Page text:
Dollaway has had a long, miserable history at struggling to deal with body shots, and the minute Murtazaliev landed a thudding liver kick in the first round and Dollaway desperately grabbed onto an aimless guillotine choke, it seemed like it was only a matter of time before things went south for the former Arizona State Sun Devil. In the second round, Dollaway went for another hopeless series of chokes from the front headlock and wound up mounted. Remember what I just said about time being relative? What ensued felt like an eon. Dollaway was visibly gassed and had nothing more to offer. Murtazaliev began savaging Dollaway. The beating went on for two full minutes, the final 30 seconds of which I can’t even come to grips with.
We can debate all day whether or not you think Herb Dean is the best referee in MMA, but regardless of my personal preference, I think it’s safe to say Dean is easily one of the very best. There’s a reason promotion’s fly this man all over Hell’s creation to referee their fights. He’s smart and he’s a stickler; there are few referees you would rather have in the cage if something strange, shady or wonky goes down. That’s why I simply can’t figure out what I watched at UFC Fight Night 136. Dollaway was fetal and dead to the world; not only was he not “intelligently defending” himself, but he literally wasn’t moving. Murtazaliev just kept punching and punching and punching. Commentators John Gooden, Dan Hardy and Paul Felder began yelling from the booth in disbelief. Most incredibly, it wasn’t even Dean who stopped the fight so much as the clock itself, as he allowed Dollaway to get pummeled until the end of the second-round horn and only stopped the fight when the completely incapacitated fighter couldn’t stand. We all have bad days at the office, but for one of the most judicious and intelligent referees in the game to completely fall asleep at the wheel like this was beyond shocking. Jet lag is no joke, but my God.
Pour One Out for ‘Rajin’ Kajan’
I don’t need to tell you that UFC matchmaking can be a vindictive game at times. From the moment Kajan Johnson stood up at the 2017 UFC fighters retreat and grilled a Rebook executive about whether or not fighters would actually see proceeds from the promotion’s apparel deal, he was a marked man promotionally. On top of that, he was coming off of a host of injuries that kept him out the Octagon for two years. I have no doubt in my mind that the company was trying to get the Canadian veteran off its books as fast as possible, but Johnson upset both Adriano Martins and Stevie Ray in his subsequent return to action. Clearly, Sean Shelby needed to dial it up a notch.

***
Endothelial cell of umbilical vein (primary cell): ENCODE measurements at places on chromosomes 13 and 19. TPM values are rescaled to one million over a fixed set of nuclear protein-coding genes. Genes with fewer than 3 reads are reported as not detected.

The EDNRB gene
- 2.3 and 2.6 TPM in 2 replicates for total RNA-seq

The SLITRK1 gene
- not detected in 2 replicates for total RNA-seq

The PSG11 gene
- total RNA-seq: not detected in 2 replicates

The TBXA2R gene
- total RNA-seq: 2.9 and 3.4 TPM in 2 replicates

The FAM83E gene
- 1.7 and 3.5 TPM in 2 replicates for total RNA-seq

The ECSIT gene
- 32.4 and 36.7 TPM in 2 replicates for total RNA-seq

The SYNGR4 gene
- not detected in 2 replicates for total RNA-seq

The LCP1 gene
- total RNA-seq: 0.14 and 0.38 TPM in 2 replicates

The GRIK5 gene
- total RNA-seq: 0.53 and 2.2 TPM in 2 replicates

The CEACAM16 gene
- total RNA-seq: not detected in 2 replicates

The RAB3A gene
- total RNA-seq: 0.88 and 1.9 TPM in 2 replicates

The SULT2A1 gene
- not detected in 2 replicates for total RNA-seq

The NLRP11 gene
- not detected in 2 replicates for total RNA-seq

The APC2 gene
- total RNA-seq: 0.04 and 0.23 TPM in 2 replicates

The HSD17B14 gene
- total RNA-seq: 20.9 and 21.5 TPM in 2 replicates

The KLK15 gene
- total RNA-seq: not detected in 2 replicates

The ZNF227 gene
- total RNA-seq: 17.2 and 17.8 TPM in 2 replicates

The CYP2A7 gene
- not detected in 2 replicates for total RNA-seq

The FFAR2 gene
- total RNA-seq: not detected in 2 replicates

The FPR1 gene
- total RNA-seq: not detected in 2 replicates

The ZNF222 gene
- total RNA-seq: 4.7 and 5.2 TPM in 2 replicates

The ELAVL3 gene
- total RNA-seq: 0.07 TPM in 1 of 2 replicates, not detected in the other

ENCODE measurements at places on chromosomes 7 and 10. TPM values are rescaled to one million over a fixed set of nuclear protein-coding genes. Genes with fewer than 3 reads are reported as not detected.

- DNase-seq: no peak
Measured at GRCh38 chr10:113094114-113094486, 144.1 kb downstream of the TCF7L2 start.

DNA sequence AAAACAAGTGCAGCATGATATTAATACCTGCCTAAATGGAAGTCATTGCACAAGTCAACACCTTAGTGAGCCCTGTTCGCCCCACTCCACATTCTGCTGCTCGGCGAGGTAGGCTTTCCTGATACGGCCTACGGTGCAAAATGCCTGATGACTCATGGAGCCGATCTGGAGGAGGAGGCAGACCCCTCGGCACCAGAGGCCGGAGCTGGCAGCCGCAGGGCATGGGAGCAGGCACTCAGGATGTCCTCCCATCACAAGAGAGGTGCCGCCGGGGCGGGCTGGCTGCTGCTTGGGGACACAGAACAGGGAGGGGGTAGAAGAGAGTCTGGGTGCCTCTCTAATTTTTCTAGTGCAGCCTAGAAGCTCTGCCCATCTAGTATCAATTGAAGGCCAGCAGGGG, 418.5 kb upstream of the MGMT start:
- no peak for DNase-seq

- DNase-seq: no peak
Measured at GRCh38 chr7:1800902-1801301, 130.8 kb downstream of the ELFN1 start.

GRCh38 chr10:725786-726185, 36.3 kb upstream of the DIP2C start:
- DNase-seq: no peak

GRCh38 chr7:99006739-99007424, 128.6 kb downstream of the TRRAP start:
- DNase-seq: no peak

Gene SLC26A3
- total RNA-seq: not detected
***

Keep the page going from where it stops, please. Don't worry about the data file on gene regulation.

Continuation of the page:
First, Johnson was saddled with a matchup against once-beaten Islam Makhachev, who may turn into a UFC title challenger in the next 18 months. After dealing with one rugged Russian, what was next for the interim vice president of fighter union effort Project Spearhead? Oh, another rugged Russian in Rustam Khabilov, on Russian soil no less. Talk about a hostile workplace.
Sadly, Johnson turned in one of the best performances of his 16-year career. His boxing was on point, as he repeatedly dinged Khabilov with crisp one-two combinations. His jab was the straw that stirred the drink in the fight. By no means am I saying this was some kind of robbery; Johnson clearly won the first round, Khabilov the second and frankly, the final frame likely came down to Khabilov’s late takedown and bullying Johnson against the fence. Nonetheless, I scored the third round for Johnson, who up until the waning moments of the fight was clearly the cage general against a desperate, hunting Khabilov. It’s not a close decision that anyone is going to remember years from now, not even days from now. However, I can’t help but think a long-time veteran -- and, to some extent, a pioneer for MMA here in Canada -- who has always spoke his mind and stood up for his fellow athletes deserved better, especially knowing the malicious machinations behind his matchmaking.
Get in Where You Fit in, Emphasis on the Fit
Once upon a time, between 2004 and 2006 or thereabouts, the entire world of MMA developed a pathological obsession with cutting weight. Cutting weight is still a part of this sport, for better or for worse, but I’m not talking about that kind of weight cutting. I’m talking about Joe Rogan screaming about how it’s a good idea for Joe Riggs to cut to 170 pounds and blow weight for a UFC title fight or lauding Travis Wiuff from transforming from a 260-pound monster heavyweight to a wizened, sickly looking 205er under the pretense it would offer him some competitive advantage.
Fortunately, the very real toll of cutting weight, combined with the success of fighters like Daniel Cormier and Robert Whittaker, who won UFC gold after bumping up a weight class, has helped disabuse folks of the notion that simply dropping a weight class is a panacea. Nonetheless, there are some fighters who, whether it’s because of their physicality or maybe the competition in a weight class below them, are well-served to shed an extra couple pounds. After his blowout of previously unbeaten Adam Yandiev, Jordan Johnson certainly looks like one of those cases.
I’m not going to be overly effusive in my praise here. Despite coming into the fight with a 9-0 record, Yandiev had fought miserable opposition and ended up tapping out to essentially head control. Nonetheless, Johnson looked leaner and meaner in his middleweight debut, noticeably faster and nimbler on the feet, and he seemed to be able to leverage his tough-wrestling style more ably than he was at light heavyweight. The former Iowa Hawkeye wrestler continues to show improvement each fight since linking arms with trainer John Crouch at the MMA Lab, but in this instance, his technical improvements were bolstered by physical improvements and have me deeply curious about how he’ll look when he gets a much-needed step up in opposition.